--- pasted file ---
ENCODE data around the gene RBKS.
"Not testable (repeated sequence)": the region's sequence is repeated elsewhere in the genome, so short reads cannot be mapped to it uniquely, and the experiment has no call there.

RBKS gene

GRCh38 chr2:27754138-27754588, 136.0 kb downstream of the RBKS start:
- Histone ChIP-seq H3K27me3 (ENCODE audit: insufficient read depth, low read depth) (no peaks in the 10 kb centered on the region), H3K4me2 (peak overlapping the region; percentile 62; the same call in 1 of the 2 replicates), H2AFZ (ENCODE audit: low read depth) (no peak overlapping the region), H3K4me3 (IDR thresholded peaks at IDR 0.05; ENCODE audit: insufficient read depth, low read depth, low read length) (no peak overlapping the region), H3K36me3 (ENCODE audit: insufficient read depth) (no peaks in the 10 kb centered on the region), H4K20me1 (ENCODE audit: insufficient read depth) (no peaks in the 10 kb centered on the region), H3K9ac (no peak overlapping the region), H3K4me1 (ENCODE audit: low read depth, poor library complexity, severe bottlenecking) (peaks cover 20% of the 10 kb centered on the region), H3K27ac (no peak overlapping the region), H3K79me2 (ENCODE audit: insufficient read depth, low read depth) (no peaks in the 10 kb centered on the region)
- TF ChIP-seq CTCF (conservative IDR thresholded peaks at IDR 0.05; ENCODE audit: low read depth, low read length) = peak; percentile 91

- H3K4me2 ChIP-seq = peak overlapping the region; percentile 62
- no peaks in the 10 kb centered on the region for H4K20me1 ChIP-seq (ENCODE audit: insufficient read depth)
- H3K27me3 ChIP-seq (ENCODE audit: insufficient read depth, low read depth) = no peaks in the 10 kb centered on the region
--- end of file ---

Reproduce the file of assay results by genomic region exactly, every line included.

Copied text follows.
ENCODE data around the gene RBKS.
"Not testable (repeated sequence)": the region's sequence is repeated elsewhere in the genome, so short reads cannot be mapped to it uniquely, and the experiment has no call there.

RBKS gene

GRCh38 chr2:27754138-27754588, 136.0 kb downstream of the RBKS start:
- Histone ChIP-seq H3K27me3 (ENCODE audit: insufficient read depth, low read depth) (no peaks in the 10 kb centered on the region), H3K4me2 (peak overlapping the region; percentile 62; the same call in 1 of the 2 replicates), H2AFZ (ENCODE audit: low read depth) (no peak overlapping the region), H3K4me3 (IDR thresholded peaks at IDR 0.05; ENCODE audit: insufficient read depth, low read depth, low read length) (no peak overlapping the region), H3K36me3 (ENCODE audit: insufficient read depth) (no peaks in the 10 kb centered on the region), H4K20me1 (ENCODE audit: insufficient read depth) (no peaks in the 10 kb centered on the region), H3K9ac (no peak overlapping the region), H3K4me1 (ENCODE audit: low read depth, poor library complexity, severe bottlenecking) (peaks cover 20% of the 10 kb centered on the region), H3K27ac (no peak overlapping the region), H3K79me2 (ENCODE audit: insufficient read depth, low read depth) (no peaks in the 10 kb centered on the region)
- TF ChIP-seq CTCF (conservative IDR thresholded peaks at IDR 0.05; ENCODE audit: low read depth, low read length) = peak; percentile 91

- H3K4me2 ChIP-seq = peak overlapping the region; percentile 62
- no peaks in the 10 kb centered on the region for H4K20me1 ChIP-seq (ENCODE audit: insufficient read depth)
- H3K27me3 ChIP-seq (ENCODE audit: insufficient read depth, low read depth) = no peaks in the 10 kb centered on the region